3 * Saint Columba Columcylle Sanctusque Columkille Dunkeld Dunkeld Cathedral Duncachán Duncabeam On the river Tay (Tau)
4 * Saint Cuthbert Cuthberhtus Beatus Cuthbertus Durham & Northam, Devon Durham Cathedral Dunhólm (Stowe has Ubbanford) Mentions both Dunholm & Ubbanford On the river Tweed (Twiode)
5 * Oswald of Northumbria sancte Oswald sancti Oswaldi regis et martyris Bamburgh,
Durham &
Gloucester[b]
Bebbanbyrig;
mid sancte Cuðberhte;
Gleaweceastre[c]
Bebbanberig;
beati Cuthberti;
Gleaweceastre
Body, head, and arm were dispursed.
5a * John of Beverley Iohannes, biscop Johannes, episcopus Beverley Beverley Minster Beferlic Beverlic River Hull (Húl)
6 * Ecgberht of Ripon,
* Saint Wilfrid,
* Saint Wihtburht
Ecgbriht,
Wilferð,
Wihtburh[d]
Ecgbertus,
Wilfridus,
Eihtbuerga
Ripon Ripon Cathedral Riopum Hryopan River Ure (Earp)
6a * Chad of Mercia
* Cedd
* Ceatta
Ceadda,
Cedde,
Ceatta[e]
Ceadda,
Cedde,
Ceatta
Lichfield Lichfield Cathedral Licetfeld Licetfeld River Tame (Tamer)
7 * Saint Hybald of Lindsey Higebold on Lindesige Higeboldus apud Lindesige Hibaldstow St Hybald's Church, Hibaldstow Cecesége Cecesege River Ancholme (Oncel)
8 * Æthelred I of East Anglia,
* Osthryth,
* Oswald of Northumbria
Æþered,
Ostryð,
Oswoldes[f]
Æðælredus Bardney Bardney Abbey Bardanege Bardanig River Witham (Wiðma)
9 * Saint Eadburh of Southwell/Repton Eadburh Ædburh Southwell Southwell Minster Suðwillum Suðwillan On the R Trent (Trionte). She was Abbess of Repton and friend of Guthlac
10 * Guthlac of Crowland Guðlac Guthlacus Crowland Crowland Abbey Crúland Cruland Fens (Girwan Fænne)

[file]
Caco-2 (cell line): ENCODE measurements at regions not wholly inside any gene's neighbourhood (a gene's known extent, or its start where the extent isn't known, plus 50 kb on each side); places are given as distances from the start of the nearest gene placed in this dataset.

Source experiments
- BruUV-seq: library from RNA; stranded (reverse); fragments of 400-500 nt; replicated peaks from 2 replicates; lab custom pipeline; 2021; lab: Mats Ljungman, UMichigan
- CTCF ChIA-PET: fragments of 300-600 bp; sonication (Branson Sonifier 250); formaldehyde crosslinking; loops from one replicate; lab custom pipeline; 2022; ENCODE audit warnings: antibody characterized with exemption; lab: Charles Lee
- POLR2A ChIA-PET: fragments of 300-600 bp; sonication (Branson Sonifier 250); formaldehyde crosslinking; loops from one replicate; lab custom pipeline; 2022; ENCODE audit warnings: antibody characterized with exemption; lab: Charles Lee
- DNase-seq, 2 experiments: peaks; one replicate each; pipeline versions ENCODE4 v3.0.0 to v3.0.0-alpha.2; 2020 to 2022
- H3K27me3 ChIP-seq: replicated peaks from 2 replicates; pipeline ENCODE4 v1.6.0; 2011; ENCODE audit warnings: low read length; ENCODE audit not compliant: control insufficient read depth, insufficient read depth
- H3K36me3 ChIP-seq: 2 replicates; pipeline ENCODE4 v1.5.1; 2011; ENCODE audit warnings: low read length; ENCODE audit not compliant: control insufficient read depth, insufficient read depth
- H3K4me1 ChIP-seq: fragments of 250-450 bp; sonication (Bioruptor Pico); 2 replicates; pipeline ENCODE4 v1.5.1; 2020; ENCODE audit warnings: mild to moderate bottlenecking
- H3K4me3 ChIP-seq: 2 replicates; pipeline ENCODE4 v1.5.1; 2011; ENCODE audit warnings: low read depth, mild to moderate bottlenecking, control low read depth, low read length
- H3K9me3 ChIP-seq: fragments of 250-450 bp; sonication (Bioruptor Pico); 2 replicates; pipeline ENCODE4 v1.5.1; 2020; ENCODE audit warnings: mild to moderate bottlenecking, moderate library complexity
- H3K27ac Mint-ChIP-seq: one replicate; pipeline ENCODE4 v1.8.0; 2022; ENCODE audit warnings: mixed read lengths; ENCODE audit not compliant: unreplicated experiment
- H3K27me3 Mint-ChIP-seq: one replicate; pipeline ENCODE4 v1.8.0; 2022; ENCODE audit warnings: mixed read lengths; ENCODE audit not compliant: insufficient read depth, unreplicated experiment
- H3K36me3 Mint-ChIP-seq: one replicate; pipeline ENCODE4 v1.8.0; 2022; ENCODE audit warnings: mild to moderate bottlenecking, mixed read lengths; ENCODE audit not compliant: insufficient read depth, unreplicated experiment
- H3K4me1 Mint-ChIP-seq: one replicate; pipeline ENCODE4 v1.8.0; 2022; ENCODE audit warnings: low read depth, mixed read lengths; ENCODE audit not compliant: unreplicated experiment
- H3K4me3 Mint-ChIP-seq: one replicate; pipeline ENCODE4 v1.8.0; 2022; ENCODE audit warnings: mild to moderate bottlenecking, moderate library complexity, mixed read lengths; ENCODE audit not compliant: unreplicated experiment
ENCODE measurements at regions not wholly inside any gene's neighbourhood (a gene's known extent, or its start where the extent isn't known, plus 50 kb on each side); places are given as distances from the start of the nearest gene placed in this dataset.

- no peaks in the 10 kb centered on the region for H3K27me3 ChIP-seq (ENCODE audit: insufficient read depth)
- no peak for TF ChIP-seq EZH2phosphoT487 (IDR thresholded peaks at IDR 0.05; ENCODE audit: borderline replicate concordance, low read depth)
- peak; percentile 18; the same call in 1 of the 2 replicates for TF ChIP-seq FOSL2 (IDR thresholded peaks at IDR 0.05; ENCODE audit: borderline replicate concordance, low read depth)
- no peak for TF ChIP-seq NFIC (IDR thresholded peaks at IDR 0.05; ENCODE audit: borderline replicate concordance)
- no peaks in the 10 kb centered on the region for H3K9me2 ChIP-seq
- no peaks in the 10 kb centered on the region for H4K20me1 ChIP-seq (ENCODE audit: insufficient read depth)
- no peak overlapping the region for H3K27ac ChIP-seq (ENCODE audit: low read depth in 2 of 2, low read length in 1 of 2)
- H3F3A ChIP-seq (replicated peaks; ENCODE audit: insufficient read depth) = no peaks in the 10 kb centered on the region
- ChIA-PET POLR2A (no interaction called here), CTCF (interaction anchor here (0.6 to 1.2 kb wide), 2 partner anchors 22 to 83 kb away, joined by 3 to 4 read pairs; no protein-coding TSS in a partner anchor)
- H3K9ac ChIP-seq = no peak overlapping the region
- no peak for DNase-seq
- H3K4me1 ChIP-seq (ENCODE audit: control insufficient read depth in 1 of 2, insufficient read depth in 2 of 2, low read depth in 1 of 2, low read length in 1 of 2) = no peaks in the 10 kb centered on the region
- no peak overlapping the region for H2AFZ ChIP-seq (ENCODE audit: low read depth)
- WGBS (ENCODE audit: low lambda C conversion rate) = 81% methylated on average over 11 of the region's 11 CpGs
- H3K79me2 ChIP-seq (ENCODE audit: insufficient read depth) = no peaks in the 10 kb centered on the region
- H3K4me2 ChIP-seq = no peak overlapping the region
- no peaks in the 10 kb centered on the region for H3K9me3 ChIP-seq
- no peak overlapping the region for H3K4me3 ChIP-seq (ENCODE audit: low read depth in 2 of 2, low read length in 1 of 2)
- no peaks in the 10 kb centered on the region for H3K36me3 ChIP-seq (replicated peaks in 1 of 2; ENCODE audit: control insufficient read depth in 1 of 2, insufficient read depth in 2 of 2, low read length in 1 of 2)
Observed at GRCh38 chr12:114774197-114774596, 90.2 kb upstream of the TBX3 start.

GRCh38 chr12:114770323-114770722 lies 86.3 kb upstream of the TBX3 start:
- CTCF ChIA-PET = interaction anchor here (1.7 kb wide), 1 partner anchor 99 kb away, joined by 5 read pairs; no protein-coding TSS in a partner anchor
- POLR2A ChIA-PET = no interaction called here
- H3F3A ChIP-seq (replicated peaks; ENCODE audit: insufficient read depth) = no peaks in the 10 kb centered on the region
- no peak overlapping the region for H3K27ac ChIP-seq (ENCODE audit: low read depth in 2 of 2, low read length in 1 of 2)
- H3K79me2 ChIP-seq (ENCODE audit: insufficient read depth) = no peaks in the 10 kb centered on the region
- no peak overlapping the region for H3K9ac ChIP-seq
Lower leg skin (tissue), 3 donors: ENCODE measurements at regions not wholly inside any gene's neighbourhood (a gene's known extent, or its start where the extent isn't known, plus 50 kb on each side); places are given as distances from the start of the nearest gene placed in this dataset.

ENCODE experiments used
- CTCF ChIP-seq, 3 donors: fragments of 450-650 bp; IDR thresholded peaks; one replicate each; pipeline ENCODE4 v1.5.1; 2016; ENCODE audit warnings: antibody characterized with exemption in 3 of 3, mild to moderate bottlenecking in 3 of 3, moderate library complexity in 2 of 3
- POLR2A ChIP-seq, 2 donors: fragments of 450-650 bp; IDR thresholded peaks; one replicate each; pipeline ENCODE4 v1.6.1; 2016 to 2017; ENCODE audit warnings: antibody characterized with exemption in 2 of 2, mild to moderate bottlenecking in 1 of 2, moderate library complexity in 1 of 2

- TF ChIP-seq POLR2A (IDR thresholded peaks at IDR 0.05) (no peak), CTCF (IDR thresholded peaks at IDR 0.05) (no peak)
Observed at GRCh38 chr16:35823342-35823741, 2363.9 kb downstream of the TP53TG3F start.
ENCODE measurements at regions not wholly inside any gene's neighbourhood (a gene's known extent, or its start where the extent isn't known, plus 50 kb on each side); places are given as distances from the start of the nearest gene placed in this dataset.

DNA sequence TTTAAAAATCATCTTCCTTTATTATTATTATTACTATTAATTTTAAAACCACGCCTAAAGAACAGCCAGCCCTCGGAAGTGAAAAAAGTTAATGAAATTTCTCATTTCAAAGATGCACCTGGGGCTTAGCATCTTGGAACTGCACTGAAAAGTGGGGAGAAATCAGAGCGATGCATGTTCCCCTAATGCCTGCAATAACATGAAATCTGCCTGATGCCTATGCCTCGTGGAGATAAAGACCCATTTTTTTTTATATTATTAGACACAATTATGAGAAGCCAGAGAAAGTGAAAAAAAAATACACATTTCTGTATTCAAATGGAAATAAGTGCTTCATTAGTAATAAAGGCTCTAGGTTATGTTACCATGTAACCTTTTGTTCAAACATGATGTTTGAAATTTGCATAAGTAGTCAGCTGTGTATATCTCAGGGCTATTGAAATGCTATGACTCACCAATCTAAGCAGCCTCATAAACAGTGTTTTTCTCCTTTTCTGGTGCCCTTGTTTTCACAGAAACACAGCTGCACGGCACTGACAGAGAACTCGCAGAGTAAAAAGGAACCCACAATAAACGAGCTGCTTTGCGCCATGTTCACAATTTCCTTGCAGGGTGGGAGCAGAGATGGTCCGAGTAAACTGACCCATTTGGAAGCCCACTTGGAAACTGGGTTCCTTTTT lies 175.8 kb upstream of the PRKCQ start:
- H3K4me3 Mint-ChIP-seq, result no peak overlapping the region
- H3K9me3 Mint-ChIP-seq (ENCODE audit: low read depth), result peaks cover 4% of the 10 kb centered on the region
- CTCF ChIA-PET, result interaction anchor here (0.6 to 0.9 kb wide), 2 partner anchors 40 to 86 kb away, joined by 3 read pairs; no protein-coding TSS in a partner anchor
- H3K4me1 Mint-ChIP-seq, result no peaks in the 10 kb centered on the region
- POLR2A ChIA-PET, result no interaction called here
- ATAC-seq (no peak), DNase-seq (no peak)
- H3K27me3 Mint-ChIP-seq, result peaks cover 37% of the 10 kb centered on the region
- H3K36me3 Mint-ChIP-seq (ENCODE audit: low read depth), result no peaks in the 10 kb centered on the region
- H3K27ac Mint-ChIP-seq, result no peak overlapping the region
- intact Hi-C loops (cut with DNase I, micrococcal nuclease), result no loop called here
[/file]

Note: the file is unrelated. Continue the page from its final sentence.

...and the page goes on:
11 * Alchmund of Derby Ealhmund Ælhmundus Derby St Alkmund's Church, Derby (site of) Norðworþig Norðwerðig On the river Derwent (Deorwentan)
12 * Saint Botulph Botulf Botulphus Peterborough[g] Medeshamstede Medeshamstede On the river Nene (Nén)
13 * Æthelberht II of East Anglia Æþelbriht Æðbertus Hereford Hereford Cathedral Hereforda Hereford On the river Wye (Weæge)
14 * Saint Cetta Cett Ceat Oundle Oundle Monastery Undola Undola On the river Nene (Nén)
15 * Mildburh Mildburh Mildburga Much Wenlock Wenlock Priory Wenlocan Winlocan River Severn (Sæfern)
16 * Wigstan (Wistan) Wigstan Wigstanus Repton Repton Priory Hreopedune Reopedune River Trent (Treonte)
17 * Diuma Dioma Dionia Charlbury Church of St Mary the virgin Ceorlingcburh Ceorlingburh River Windrush (Wenrisc)
18 * Edith of Polesworth Eadgið Eadgyð Polesworth, Warwickshire Polesworth Abbey Polleswyrð Polleswyrð River Anker (Oncer)
19 * Rumwold of Buckingham Rumwold Rumwoldus Buckingham Old Parish Church, Buckingham Buccingaham Buckingaham River Ouse (Usan)
19a * Æthelberht of Bedford Æþelbyrht Æþelbertus Bedford unknown Bydanford Bedanford River Ouse (Usan)
20 * Æthelred of Leominster Æþelred Æðelredus Leominster Leominster Abbey Leomynstre Leomenstre River Lugg (Lucge)
21 * Edmund the Martyr Ædmund Ædmundus Bury St Edmunds Bury St Edmunds Abbey Beadriceswyrðe Beadricesweorðe in East Anglia (Eastenglum)
22 * Osgyth Osgið Osgyð St Osyth (Chich), Essex St Osyth's Priory Cicc Cice Near the sea, in St Peter's Monastery
23 * Æthelburh of Barking Æþelburh Æðelburga Barking Barking Abbey Beorcyngan Bercinge River Thames (Tæmese)
23b * Earconwald Erconwald Erconwaldus London Old St Paul's Cathedral Lundenbirig civitate Lundonia
24 * Neot Neót Neot St Neots St Neots Priory Eanulfesbirig Eanulfesberig ('Old friend of Alfred the Great'.[14])
25 * Ivo of Ramsey
* Æthelred and
* Æthelberht
IÚa,
Æþelred,
Æþelbriht
Ivo, sanctique fratres Æðelredus & Æðelbertus Ramsey, Cambridgeshire Ramsey Abbey Ramesige Ramesige in the monastery called Barnesige
26 * Florentius of Peterborough
* Kyneswide,
* Kyneburga
Florentius,
Cynesweoð,
Cyneburh
Florentius,
Kineswiða,
Cyneburga
Peterborough Peterborough Abbey Burh Burh And many others in the Monastery.[h]
27 * Botwulf of Thorney,
* Adulf,
* Huna of Thorney,
* Tancred,
* Torthred
,
* Herefrith of Thorney,
* Cissa of Crowland,
* Benedict Biscop,
* Tova
Botulf,
Aðulf,
Huna,
þancred,